There is no denying the symbiotic relationship between superyachts and art. Yachts themselves can be the work of artists.
Lighting is all-important, both directional and ambient. As on land, photography, watercolours and drawings need to be protected from natural light, so frame them using a highly protective anti-glare, anti-reflective glass and hang works away from direct light source, carefully deployed lighting aboard a yacht can ensure maximum impact with minimum damage.
However, aside from avoiding harmful UV rays, light can also play a key role in the way your art is displayed and viewed. To create perfect illumination of the colours in the artwork a specific LED light system in the appropriate range of colours is advisable. Due to the limited ceiling height in a yacht we highly recommend working with an interior designer early on in the process.
You cannot simply hang a painting on board; it needs to be screwed to the wall. The same goes for fixing small sculptures and objects, which is where “museum glue” (also called gel, wax or putty) comes in: a clear product that fixes objects to surfaces (though not irrevocably) to stop them shifting in a swell.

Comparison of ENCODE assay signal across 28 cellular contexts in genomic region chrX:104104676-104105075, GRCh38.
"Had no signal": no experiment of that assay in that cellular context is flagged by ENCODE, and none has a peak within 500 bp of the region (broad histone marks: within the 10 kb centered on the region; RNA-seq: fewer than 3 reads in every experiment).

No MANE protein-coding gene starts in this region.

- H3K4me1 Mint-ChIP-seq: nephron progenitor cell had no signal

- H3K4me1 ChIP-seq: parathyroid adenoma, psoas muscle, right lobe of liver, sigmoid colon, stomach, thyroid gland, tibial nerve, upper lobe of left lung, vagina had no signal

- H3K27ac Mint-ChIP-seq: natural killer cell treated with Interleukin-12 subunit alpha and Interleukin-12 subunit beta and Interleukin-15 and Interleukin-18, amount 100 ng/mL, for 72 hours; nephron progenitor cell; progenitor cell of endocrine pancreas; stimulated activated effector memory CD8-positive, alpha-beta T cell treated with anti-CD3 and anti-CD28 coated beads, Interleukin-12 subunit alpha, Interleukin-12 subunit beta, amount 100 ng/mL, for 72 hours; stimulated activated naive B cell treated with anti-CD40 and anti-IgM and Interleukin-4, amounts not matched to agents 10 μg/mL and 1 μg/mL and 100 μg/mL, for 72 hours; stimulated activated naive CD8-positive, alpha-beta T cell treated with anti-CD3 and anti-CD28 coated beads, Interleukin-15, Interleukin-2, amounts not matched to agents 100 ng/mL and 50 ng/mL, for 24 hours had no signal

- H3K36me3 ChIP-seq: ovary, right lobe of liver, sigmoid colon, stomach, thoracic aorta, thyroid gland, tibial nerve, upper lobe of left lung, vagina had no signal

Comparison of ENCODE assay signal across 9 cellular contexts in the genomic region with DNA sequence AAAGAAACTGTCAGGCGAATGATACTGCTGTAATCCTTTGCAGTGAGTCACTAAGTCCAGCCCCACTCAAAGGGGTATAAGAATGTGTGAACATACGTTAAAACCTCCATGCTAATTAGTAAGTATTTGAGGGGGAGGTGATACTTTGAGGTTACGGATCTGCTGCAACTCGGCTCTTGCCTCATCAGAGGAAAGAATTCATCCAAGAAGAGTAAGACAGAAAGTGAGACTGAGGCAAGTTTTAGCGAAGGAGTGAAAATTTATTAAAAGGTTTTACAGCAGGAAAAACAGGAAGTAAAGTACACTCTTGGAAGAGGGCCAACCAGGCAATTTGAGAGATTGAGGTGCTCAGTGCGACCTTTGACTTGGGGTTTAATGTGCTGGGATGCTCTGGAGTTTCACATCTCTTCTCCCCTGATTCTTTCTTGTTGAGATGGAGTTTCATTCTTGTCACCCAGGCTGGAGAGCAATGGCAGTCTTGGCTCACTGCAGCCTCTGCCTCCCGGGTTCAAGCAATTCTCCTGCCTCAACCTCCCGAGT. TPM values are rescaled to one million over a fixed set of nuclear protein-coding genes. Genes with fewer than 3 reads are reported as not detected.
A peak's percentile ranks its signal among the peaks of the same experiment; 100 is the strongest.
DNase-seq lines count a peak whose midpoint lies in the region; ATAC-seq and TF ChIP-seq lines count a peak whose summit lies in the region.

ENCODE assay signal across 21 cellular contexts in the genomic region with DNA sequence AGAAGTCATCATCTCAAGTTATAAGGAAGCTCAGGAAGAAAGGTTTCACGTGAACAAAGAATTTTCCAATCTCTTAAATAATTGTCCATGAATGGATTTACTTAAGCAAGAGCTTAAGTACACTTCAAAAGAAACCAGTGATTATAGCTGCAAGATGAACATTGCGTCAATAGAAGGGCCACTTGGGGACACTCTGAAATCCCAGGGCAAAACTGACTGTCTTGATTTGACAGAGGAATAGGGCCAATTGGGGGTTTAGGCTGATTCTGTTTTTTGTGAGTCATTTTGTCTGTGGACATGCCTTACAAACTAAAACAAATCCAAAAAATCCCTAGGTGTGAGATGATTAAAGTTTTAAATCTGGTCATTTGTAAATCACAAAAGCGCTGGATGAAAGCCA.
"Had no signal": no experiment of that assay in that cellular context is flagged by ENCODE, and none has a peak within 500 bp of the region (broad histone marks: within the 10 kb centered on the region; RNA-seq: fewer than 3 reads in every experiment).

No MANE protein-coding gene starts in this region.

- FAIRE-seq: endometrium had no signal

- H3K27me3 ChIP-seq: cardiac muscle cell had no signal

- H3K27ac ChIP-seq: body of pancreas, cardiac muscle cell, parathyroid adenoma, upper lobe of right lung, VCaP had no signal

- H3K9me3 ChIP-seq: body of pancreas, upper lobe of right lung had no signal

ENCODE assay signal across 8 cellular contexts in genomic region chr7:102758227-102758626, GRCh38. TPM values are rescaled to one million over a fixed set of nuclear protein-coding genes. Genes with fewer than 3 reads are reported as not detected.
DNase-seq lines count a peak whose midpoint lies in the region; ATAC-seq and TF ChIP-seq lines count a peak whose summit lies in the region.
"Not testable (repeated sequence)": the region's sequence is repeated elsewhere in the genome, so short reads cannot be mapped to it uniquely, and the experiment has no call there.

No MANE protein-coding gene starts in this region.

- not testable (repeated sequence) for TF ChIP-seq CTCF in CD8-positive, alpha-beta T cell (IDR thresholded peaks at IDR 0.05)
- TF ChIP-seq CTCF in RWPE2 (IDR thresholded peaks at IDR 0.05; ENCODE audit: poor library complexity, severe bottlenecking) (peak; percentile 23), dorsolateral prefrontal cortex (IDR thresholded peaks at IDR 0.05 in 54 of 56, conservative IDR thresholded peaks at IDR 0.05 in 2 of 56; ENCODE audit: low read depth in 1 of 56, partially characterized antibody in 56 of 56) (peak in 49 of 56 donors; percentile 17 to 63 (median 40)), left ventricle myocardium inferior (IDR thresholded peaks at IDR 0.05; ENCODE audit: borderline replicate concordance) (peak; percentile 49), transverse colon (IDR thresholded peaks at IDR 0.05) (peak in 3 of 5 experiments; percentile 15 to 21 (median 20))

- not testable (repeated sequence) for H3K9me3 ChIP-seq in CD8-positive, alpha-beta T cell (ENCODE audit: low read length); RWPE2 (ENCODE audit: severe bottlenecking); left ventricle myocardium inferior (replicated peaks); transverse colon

The air quality and temperature within each room is important: humidity is bad for art, as is salt air and direct sunlight. You need to be aware of humidity and heat on board insurance requirements mean even museums have to fulfil high standards before important pieces are allowed to be shown and your yacht is no different. Alarm systems can be installed which will alert you to atmospheric changes."
Display works only where the climate can be effectively controlled and the elements shut out and avoid placing anything of value near a vent, heat or cooling source.
Beumée Contemporary Fine Art is able to suggest artists that complement each other to ensure that you create the perfect display of artwork in your surroundings. We also offer guidance when selecting further pieces that you wish to be added to existing artwork so as to create a setting that will inspire.